Don't get me wrong, I was just as happy as many of you when the California Supreme Court came down on the side of justice Thursday. You have every right to be happy, excited, proud, party hearty or whatever emotion you're feeling as the reality of this historic day and historic decision sinks in.
But the emotions I'm feeling are akin to someone who's not part of the cool kids' clique getting to watch from their bedroom window as a cool neighbor throws a slammin' party that the non-cool kid outsider can see and hear boisterously blaring next door.
My mood is tempered because I'm thinking about Christie Lee Littleton. She's a Latina transwoman who in 1999 had her 1989 marriage to Mark Littleton tragically invalidated thanks to a retroactive application of DOMA to it by insurance company attorneys. Her name and gender change was invalidated as well.
Why did it happen? To keep her from winning a share of a $2.5 million wrongful death malpractice lawsuit she filed as her late spouse's widow.
I'm bringing this up to remind my GLB bretheren that this landmark victory has come at the cost of the marriage rights for transgender people. Our religious right friends started attacking our legal marriages once they realized that we transgender people blow a Mack truck sized hole in their bogus 'marriage equals a man and a woman' argument they use as a baton to beat on marriage equality with.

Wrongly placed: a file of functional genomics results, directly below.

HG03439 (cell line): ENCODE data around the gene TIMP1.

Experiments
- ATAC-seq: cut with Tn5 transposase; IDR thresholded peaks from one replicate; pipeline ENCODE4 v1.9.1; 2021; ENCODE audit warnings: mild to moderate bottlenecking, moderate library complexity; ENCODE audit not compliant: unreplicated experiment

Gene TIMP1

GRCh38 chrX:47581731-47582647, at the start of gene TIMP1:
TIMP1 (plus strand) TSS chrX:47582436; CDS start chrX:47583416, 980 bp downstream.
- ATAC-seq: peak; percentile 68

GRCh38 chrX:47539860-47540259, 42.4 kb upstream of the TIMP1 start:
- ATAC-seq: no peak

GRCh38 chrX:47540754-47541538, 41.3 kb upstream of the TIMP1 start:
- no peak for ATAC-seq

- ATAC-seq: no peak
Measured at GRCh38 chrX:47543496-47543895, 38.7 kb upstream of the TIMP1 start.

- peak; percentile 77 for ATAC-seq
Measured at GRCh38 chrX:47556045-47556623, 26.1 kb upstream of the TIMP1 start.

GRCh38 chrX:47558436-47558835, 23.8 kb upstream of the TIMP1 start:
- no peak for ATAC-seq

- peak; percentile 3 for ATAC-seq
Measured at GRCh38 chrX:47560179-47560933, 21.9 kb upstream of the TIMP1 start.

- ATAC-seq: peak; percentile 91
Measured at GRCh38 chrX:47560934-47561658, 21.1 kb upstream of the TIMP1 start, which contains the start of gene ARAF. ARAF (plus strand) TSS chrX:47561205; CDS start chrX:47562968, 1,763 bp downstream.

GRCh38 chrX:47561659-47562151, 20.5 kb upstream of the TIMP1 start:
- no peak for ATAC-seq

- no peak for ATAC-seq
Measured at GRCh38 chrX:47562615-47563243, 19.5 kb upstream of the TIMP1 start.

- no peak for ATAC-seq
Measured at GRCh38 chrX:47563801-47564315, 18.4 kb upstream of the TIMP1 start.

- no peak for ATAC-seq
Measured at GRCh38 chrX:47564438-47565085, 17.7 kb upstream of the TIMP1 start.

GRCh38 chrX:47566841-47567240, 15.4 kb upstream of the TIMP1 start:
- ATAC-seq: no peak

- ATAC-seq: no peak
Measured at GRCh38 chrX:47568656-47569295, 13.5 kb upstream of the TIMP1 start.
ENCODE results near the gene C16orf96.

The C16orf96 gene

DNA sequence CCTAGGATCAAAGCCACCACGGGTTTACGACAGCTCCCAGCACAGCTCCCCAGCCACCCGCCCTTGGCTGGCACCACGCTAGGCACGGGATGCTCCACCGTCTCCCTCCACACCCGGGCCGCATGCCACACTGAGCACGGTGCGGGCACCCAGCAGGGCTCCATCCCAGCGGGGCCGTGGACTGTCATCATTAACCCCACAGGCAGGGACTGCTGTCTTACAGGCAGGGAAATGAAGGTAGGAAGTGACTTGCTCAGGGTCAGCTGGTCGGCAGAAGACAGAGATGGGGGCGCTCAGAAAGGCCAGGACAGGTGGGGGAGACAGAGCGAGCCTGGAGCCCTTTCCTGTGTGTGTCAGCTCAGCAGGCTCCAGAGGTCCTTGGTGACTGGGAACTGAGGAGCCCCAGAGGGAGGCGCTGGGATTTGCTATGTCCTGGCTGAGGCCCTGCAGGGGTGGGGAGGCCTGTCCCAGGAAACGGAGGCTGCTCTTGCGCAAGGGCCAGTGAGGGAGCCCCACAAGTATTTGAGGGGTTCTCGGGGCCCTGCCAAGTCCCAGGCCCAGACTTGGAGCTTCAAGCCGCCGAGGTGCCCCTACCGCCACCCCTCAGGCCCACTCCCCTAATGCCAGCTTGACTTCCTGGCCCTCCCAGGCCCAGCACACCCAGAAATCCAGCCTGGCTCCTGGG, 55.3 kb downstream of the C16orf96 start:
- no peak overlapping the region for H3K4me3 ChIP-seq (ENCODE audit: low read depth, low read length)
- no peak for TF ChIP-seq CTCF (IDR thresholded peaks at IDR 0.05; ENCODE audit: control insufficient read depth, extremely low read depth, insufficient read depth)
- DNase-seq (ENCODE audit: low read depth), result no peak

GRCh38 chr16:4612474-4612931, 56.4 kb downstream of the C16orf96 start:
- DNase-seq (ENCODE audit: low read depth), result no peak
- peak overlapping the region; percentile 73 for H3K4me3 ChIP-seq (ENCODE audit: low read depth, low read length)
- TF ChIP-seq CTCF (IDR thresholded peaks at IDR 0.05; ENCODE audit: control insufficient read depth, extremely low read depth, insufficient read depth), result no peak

The Law of Unintended Consequences effect of the push for marriage equality has been that some of the anti-marriage equality constitutional amendments that various states hurriedly passed during and after the 2004 election cycle contain prohibitions for transgender people to get married. It also has many transgender people who are in male-female marriages nervously wondering if their own marriages will be the next ones to be invalidated.
Many of us in the transgender community have noted that when it comes to marriage equality, some of you GLB peeps are not accepting 'incremental progress' when it comes to a civil rights issue you desire to have become a reality as expeditiously as possible, but you don't share our urgency to have the same thing happen for a transgender-inclusive ENDA.
In my time working for the passage of inclusive ENDA and hate crimes legislation, I've had the pleasure of meeting and observing many same gender couples. They have been together in loving, long term, stable relationships decades longer than some hetero couples I knew who were 'so in love' back in high school.
It's a travesty that those same gender couples don't have the equivalent access to the thousands of rights that married hetero couples have conferred upon them and take for granted. It's not fair to be penalized tax wise because you love and are spending the rest of your life (hopefully) with someone who just happens to share the same gender as you.
Don't get it twisted. Congratulations! I'm happy for the GLB community and I ain't mad at you. Thursday was a historic day for civil rights.
But I still feel left out of the celebration.